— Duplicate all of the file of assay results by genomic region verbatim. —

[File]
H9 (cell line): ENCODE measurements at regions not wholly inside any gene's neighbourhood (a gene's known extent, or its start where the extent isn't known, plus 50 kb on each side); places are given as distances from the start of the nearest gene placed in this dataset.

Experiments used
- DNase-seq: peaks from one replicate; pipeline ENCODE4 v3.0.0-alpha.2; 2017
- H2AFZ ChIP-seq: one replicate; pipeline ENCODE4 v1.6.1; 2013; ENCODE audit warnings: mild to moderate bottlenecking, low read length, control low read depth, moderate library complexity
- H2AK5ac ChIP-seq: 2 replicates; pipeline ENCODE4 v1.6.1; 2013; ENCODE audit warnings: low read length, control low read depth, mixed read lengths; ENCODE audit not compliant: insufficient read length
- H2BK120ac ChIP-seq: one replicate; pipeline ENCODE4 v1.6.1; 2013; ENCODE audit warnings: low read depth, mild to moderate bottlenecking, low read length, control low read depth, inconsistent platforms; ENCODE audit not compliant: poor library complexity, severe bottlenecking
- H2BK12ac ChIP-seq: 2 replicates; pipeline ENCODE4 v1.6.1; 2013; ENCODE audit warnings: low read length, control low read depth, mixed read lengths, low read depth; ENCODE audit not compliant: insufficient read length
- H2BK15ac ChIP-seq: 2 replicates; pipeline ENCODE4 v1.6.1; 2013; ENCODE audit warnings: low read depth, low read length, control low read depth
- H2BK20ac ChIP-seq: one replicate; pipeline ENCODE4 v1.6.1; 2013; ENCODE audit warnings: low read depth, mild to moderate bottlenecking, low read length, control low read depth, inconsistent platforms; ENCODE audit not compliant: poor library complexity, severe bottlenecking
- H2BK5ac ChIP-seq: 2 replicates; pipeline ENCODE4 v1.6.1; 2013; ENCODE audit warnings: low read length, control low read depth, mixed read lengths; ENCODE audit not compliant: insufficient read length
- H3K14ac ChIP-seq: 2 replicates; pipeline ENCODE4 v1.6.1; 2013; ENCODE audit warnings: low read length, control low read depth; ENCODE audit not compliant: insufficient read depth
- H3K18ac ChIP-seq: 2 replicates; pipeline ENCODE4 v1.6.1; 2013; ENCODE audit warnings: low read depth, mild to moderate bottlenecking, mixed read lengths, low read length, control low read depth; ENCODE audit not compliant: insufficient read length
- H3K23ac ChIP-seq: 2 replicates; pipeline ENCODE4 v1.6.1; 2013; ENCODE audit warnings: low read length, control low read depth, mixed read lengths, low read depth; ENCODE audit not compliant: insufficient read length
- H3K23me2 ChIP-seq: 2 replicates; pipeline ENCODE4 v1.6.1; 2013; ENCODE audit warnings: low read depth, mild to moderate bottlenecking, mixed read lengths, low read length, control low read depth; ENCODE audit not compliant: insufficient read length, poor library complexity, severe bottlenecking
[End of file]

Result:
H9 (cell line): ENCODE measurements at regions not wholly inside any gene's neighbourhood (a gene's known extent, or its start where the extent isn't known, plus 50 kb on each side); places are given as distances from the start of the nearest gene placed in this dataset.

Experiments used
- DNase-seq: peaks from one replicate; pipeline ENCODE4 v3.0.0-alpha.2; 2017
- H2AFZ ChIP-seq: one replicate; pipeline ENCODE4 v1.6.1; 2013; ENCODE audit warnings: mild to moderate bottlenecking, low read length, control low read depth, moderate library complexity
- H2AK5ac ChIP-seq: 2 replicates; pipeline ENCODE4 v1.6.1; 2013; ENCODE audit warnings: low read length, control low read depth, mixed read lengths; ENCODE audit not compliant: insufficient read length
- H2BK120ac ChIP-seq: one replicate; pipeline ENCODE4 v1.6.1; 2013; ENCODE audit warnings: low read depth, mild to moderate bottlenecking, low read length, control low read depth, inconsistent platforms; ENCODE audit not compliant: poor library complexity, severe bottlenecking
- H2BK12ac ChIP-seq: 2 replicates; pipeline ENCODE4 v1.6.1; 2013; ENCODE audit warnings: low read length, control low read depth, mixed read lengths, low read depth; ENCODE audit not compliant: insufficient read length
- H2BK15ac ChIP-seq: 2 replicates; pipeline ENCODE4 v1.6.1; 2013; ENCODE audit warnings: low read depth, low read length, control low read depth
- H2BK20ac ChIP-seq: one replicate; pipeline ENCODE4 v1.6.1; 2013; ENCODE audit warnings: low read depth, mild to moderate bottlenecking, low read length, control low read depth, inconsistent platforms; ENCODE audit not compliant: poor library complexity, severe bottlenecking
- H2BK5ac ChIP-seq: 2 replicates; pipeline ENCODE4 v1.6.1; 2013; ENCODE audit warnings: low read length, control low read depth, mixed read lengths; ENCODE audit not compliant: insufficient read length
- H3K14ac ChIP-seq: 2 replicates; pipeline ENCODE4 v1.6.1; 2013; ENCODE audit warnings: low read length, control low read depth; ENCODE audit not compliant: insufficient read depth
- H3K18ac ChIP-seq: 2 replicates; pipeline ENCODE4 v1.6.1; 2013; ENCODE audit warnings: low read depth, mild to moderate bottlenecking, mixed read lengths, low read length, control low read depth; ENCODE audit not compliant: insufficient read length
- H3K23ac ChIP-seq: 2 replicates; pipeline ENCODE4 v1.6.1; 2013; ENCODE audit warnings: low read length, control low read depth, mixed read lengths, low read depth; ENCODE audit not compliant: insufficient read length
- H3K23me2 ChIP-seq: 2 replicates; pipeline ENCODE4 v1.6.1; 2013; ENCODE audit warnings: low read depth, mild to moderate bottlenecking, mixed read lengths, low read length, control low read depth; ENCODE audit not compliant: insufficient read length, poor library complexity, severe bottlenecking